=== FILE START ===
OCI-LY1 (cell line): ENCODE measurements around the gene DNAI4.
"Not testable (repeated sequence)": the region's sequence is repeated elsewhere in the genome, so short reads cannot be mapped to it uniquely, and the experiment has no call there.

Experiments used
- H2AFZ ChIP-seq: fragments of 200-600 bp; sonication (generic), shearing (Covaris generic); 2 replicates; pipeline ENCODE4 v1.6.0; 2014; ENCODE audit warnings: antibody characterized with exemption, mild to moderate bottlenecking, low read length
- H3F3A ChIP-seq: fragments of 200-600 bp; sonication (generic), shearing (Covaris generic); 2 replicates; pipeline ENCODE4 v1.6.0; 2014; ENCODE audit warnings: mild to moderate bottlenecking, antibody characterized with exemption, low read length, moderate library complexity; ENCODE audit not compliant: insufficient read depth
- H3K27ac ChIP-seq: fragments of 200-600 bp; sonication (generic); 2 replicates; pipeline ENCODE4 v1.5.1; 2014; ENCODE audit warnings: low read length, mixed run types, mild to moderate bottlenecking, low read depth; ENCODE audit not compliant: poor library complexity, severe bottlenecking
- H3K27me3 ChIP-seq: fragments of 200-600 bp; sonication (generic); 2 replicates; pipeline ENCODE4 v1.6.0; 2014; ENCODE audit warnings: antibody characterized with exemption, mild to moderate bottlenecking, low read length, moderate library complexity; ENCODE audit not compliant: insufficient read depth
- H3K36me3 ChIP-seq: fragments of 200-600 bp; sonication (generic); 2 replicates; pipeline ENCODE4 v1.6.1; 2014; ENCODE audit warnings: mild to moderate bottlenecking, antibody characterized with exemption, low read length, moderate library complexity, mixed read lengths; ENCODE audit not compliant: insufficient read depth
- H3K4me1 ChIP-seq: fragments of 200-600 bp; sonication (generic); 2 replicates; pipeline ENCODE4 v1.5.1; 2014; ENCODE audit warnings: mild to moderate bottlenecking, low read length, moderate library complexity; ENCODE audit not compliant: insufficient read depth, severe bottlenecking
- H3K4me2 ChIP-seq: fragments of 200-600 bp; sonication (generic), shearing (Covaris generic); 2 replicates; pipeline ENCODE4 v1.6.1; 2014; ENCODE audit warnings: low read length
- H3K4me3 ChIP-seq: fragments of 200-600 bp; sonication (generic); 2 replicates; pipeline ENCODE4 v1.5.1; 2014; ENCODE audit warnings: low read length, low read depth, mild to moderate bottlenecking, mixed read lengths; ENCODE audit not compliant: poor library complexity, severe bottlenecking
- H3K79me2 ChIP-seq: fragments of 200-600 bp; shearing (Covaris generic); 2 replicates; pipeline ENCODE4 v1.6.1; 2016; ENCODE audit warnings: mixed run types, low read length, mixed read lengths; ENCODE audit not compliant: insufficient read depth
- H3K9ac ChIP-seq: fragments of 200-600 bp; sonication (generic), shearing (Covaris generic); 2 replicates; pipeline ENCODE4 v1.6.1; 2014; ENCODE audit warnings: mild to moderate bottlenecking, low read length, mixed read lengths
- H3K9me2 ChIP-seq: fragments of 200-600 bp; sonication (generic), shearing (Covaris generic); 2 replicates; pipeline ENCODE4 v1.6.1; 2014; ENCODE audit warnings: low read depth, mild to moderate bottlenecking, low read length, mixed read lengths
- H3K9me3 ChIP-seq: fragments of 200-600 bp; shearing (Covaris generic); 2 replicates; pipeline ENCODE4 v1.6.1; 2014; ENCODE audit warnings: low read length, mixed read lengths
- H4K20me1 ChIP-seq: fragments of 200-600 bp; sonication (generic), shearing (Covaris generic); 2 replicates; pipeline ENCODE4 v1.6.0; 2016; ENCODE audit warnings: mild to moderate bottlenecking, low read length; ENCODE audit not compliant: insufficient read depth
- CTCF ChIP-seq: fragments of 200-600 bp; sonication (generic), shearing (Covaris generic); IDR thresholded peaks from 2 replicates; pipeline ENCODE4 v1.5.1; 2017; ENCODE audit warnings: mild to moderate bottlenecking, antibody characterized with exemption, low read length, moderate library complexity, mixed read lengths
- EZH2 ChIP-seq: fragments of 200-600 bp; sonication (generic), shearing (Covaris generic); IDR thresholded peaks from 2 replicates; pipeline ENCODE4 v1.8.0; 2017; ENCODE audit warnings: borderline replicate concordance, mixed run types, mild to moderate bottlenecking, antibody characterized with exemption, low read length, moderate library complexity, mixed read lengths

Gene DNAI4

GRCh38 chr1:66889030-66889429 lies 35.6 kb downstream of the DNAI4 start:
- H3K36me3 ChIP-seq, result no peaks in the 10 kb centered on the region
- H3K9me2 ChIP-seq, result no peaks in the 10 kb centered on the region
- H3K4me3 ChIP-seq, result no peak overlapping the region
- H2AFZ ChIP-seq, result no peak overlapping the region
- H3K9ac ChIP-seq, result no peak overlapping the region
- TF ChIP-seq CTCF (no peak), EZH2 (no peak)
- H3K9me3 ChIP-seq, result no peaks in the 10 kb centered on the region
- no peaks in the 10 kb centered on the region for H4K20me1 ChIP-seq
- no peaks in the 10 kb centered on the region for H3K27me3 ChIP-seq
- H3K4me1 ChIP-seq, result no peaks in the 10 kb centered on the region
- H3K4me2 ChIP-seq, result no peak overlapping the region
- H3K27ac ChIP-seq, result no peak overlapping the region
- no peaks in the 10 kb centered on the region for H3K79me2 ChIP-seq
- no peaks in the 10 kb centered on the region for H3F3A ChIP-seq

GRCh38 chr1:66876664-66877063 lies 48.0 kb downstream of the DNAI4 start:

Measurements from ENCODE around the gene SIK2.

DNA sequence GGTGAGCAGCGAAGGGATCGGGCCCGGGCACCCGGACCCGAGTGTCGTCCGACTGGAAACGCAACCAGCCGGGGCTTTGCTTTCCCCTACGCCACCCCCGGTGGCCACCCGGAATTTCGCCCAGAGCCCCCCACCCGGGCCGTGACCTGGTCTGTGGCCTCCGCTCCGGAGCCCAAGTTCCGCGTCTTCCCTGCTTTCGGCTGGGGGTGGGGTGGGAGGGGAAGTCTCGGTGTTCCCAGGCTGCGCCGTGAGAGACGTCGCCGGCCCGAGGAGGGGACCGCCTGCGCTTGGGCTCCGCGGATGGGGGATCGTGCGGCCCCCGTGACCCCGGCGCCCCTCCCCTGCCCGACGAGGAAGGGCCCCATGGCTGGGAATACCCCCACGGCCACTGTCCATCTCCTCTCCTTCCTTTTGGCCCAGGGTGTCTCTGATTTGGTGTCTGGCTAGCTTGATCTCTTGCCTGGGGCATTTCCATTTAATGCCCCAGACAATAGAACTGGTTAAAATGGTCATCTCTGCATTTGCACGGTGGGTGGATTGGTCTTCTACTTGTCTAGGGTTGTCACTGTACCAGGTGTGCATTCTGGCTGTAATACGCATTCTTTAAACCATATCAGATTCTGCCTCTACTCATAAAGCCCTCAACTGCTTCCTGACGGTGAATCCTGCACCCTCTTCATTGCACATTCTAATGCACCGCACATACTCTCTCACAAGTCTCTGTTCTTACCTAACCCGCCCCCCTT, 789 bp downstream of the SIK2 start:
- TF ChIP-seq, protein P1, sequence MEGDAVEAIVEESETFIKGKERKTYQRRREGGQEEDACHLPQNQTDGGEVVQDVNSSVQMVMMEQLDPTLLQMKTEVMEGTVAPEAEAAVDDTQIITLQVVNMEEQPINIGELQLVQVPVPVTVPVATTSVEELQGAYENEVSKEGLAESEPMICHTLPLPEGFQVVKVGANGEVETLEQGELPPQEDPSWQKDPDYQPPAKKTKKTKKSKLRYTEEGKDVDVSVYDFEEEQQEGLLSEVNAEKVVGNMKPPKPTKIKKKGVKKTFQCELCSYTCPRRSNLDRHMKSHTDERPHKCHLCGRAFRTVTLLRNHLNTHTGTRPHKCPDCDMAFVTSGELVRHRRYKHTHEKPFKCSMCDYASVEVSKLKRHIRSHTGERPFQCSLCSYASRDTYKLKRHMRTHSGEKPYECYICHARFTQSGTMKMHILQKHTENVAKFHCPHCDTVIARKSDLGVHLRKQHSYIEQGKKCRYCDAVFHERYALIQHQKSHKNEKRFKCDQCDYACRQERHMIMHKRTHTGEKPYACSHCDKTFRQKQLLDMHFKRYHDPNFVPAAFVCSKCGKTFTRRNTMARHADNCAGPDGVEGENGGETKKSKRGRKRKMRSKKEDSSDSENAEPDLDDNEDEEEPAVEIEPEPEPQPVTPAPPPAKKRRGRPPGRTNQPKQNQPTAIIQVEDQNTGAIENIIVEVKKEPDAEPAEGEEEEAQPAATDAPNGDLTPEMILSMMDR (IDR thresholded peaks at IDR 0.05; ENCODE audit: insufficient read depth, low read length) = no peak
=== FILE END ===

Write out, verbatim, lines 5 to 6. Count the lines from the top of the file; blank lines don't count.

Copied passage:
- H3F3A ChIP-seq: fragments of 200-600 bp; sonication (generic), shearing (Covaris generic); 2 replicates; pipeline ENCODE4 v1.6.0; 2014; ENCODE audit warnings: mild to moderate bottlenecking, antibody characterized with exemption, low read length, moderate library complexity; ENCODE audit not compliant: insufficient read depth
- H3K27ac ChIP-seq: fragments of 200-600 bp; sonication (generic); 2 replicates; pipeline ENCODE4 v1.5.1; 2014; ENCODE audit warnings: low read length, mixed run types, mild to moderate bottlenecking, low read depth; ENCODE audit not compliant: poor library complexity, severe bottlenecking